Cuba says the weapons are "obsolete." And experts who identified early Cold War relics such as the Soviet-designed SA-2 air defense system among the ship's cargo say that's not far from the truth.
"Today there is no reason for any Western pilot to be hit by an SA-2 -- if you get caught by one of them, you've done something bloody stupid, or you've got very bad luck," said James O'Halloran, editor of Jane's Land Based Air Defence and Jane's Strategic Weapon Systems. "No modern country wants to be seen with those."
But others saw the weapons haul as a more ominous sign.
In a letter to U.S. Secretary of State John Kerry, Sen. Marco Rubio of Florida, a frequent Cuban government critic, described the weapons shipment as a "flagrant violation of multiple United Nations Security Council Resolutions."
"I believe that this revelation, in addition to Cuba's failure to address its abysmal human rights record, should finally prompt the (Obama) administration to re-calibrate its misguided and naive Cuba policy," Rubio wrote. "The administration should immediately reverse its January 2011 decision easing restrictions on people-to-people travel and remittances sent to Cuba; as well as immediately halt granting visas to Cuban government officials."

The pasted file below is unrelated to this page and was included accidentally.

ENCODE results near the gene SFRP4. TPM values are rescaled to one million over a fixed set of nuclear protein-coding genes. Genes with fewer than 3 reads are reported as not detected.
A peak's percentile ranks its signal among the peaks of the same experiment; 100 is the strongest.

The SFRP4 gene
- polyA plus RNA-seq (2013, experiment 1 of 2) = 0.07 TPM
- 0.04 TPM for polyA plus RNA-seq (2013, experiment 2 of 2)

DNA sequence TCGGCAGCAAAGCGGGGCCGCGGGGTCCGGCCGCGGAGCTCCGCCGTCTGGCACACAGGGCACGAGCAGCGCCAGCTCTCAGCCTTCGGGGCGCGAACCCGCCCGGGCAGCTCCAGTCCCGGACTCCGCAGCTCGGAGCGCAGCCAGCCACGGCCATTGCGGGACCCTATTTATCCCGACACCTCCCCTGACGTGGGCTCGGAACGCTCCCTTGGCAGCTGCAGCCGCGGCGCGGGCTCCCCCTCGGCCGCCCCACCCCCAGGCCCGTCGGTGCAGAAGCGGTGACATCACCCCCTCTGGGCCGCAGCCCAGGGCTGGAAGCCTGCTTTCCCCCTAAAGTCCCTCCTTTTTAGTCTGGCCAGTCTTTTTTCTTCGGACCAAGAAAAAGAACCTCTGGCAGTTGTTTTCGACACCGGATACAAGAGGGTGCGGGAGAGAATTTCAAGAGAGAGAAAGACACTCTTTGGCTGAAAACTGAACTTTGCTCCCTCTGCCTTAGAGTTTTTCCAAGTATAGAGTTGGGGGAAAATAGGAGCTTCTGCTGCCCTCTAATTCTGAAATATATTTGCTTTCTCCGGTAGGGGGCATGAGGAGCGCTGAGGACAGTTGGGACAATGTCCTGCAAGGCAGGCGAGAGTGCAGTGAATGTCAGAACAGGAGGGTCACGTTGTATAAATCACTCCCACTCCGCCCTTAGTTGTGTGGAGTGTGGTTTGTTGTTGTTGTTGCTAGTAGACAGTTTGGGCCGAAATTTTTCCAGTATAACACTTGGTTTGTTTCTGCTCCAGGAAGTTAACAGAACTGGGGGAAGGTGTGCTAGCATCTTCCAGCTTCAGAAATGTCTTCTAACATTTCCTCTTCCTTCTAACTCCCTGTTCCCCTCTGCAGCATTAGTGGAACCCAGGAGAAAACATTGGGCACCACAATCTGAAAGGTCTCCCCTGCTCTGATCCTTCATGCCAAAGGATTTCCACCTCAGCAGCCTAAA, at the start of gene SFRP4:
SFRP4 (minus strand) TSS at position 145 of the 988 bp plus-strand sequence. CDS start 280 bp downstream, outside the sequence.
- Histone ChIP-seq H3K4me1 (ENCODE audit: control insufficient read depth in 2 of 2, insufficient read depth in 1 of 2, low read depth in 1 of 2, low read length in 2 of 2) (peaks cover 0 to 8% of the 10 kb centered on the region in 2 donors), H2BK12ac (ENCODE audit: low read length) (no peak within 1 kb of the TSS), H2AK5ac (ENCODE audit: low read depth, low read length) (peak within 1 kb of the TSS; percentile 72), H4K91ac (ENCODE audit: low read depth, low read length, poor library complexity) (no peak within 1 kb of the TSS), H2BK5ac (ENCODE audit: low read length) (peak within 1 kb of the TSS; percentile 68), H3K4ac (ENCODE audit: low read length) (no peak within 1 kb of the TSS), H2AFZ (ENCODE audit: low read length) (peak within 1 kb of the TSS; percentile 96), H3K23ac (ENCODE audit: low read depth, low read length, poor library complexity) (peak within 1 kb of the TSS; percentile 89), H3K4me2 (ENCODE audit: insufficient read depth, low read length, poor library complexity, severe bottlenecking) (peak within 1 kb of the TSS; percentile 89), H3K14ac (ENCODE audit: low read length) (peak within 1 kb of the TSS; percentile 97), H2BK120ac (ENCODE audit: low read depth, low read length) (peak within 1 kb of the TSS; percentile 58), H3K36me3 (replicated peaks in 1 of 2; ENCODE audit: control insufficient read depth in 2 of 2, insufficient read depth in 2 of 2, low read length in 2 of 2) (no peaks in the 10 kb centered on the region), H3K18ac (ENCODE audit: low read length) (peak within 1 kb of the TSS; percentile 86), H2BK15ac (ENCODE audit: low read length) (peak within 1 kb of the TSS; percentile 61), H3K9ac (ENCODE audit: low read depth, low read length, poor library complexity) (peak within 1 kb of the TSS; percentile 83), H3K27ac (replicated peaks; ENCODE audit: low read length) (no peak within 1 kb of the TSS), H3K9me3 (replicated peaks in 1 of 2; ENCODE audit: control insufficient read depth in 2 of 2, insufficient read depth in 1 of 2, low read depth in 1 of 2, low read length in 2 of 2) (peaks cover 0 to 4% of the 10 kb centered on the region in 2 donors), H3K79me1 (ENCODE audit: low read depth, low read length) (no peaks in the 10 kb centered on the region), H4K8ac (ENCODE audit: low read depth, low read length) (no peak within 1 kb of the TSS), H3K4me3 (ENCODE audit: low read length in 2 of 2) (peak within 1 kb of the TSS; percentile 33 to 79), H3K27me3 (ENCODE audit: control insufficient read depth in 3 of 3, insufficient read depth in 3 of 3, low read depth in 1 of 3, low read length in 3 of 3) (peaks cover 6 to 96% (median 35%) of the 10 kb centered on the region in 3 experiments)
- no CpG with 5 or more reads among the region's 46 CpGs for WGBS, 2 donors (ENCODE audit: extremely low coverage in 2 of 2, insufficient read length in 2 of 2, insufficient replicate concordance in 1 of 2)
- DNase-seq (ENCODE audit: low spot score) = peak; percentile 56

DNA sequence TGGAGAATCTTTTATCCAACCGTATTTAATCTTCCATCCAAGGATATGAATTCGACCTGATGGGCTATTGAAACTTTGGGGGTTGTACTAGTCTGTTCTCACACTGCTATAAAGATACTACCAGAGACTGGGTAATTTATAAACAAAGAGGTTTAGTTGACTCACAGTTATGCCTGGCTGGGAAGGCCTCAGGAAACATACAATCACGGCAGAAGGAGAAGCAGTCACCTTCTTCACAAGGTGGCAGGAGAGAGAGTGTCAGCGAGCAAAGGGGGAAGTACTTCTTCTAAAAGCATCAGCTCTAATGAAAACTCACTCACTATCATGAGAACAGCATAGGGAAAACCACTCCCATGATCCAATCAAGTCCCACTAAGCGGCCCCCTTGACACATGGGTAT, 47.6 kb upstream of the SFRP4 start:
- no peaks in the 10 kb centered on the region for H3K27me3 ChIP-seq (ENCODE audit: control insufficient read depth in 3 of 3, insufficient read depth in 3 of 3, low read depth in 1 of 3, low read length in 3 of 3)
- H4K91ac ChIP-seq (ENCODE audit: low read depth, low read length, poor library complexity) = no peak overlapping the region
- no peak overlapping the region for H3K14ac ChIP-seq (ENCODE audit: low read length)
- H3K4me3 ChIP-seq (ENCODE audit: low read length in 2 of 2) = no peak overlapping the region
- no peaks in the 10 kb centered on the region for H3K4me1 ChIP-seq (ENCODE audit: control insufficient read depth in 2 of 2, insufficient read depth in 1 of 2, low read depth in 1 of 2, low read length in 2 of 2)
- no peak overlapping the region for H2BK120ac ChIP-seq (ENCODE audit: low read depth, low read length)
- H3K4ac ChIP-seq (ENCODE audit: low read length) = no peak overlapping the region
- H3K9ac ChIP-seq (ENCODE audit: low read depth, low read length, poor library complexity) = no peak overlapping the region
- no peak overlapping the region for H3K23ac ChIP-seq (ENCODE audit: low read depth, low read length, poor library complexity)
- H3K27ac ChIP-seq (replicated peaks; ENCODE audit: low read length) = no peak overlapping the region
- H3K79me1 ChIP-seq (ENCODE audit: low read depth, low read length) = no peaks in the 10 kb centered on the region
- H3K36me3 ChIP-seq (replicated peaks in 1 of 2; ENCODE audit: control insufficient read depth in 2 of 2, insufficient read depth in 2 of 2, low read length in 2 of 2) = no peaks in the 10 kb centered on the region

Forbes.com columnist Gordon Chang told CNN's "Erin Burnett: OutFront" that the boat's cargo was a warning sign that North Korea could be supplying Cuba with weapons.
"This is a country which is just 90 miles away from American shores," he said. "Now, if they can smuggle missile radar into Cuba, you know, God knows what else they can put there. We do not need a replay of the Cuban missile crisis, this time with the North Koreans' fingers on the triggers instead of the Soviets."
The U.S. government's assessment is that Cuba might be trying to further its arms relationship with North Korea in the wake of Russia's not being interested in doing the upgrade work on the aging stockpile, a U.S. official said.